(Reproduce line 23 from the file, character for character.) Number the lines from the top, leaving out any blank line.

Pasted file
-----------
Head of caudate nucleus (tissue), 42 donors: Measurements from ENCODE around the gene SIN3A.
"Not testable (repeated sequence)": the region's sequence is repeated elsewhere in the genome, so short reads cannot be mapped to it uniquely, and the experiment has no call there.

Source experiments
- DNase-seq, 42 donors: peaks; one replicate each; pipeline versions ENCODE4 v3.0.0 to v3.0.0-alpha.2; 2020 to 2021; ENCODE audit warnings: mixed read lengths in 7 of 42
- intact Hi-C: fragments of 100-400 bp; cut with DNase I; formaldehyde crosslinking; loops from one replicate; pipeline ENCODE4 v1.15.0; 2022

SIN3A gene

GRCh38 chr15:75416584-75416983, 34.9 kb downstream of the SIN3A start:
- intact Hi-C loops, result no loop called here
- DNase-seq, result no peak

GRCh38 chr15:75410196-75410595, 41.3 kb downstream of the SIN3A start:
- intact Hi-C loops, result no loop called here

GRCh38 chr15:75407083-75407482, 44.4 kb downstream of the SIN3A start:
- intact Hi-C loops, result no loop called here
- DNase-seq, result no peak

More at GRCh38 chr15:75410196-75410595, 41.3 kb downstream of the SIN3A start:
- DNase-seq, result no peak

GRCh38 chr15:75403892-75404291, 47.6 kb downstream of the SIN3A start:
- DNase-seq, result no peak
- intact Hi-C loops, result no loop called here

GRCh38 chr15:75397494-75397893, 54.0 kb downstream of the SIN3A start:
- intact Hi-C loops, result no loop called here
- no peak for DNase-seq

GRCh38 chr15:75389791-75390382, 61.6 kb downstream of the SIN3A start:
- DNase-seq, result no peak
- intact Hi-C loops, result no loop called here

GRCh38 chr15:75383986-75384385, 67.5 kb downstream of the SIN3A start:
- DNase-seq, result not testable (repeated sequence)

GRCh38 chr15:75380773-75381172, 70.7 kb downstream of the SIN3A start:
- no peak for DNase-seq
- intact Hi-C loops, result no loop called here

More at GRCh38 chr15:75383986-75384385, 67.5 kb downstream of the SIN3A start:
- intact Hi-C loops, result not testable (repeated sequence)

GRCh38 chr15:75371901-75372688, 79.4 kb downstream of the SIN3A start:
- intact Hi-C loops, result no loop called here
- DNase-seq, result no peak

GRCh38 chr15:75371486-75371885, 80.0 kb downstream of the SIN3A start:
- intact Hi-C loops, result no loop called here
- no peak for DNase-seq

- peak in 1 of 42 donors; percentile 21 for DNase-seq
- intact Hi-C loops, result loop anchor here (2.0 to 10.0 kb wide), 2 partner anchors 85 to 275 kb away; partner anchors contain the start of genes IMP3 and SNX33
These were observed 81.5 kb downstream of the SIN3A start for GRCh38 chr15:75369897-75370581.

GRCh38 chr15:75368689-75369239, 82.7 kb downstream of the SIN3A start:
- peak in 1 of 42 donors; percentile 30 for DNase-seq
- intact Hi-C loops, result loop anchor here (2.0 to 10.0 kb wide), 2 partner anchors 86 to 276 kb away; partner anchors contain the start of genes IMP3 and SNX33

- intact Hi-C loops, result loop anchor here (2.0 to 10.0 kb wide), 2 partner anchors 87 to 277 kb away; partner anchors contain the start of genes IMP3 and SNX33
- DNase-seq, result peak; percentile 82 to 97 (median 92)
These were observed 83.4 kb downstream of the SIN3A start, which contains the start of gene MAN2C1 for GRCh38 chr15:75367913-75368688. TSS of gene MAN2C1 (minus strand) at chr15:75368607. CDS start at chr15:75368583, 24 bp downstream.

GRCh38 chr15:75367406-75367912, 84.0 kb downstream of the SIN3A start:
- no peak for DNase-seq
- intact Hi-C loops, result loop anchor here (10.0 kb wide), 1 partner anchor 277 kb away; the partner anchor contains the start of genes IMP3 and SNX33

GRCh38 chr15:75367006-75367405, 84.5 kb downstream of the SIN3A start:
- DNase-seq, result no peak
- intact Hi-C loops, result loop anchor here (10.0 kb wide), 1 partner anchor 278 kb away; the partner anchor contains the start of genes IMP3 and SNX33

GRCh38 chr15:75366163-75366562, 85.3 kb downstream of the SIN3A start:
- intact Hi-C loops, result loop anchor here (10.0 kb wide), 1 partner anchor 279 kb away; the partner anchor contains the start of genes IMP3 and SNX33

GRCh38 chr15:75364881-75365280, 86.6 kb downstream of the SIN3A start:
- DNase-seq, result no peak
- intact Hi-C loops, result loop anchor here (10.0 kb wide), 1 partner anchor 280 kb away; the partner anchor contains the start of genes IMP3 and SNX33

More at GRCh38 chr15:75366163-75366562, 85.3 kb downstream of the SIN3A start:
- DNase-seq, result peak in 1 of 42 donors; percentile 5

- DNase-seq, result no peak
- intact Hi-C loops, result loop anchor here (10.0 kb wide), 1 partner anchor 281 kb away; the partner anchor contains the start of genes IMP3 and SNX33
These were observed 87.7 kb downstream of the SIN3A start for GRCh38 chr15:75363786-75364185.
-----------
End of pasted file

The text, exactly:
GRCh38 chr15:75389791-75390382, 61.6 kb downstream of the SIN3A start: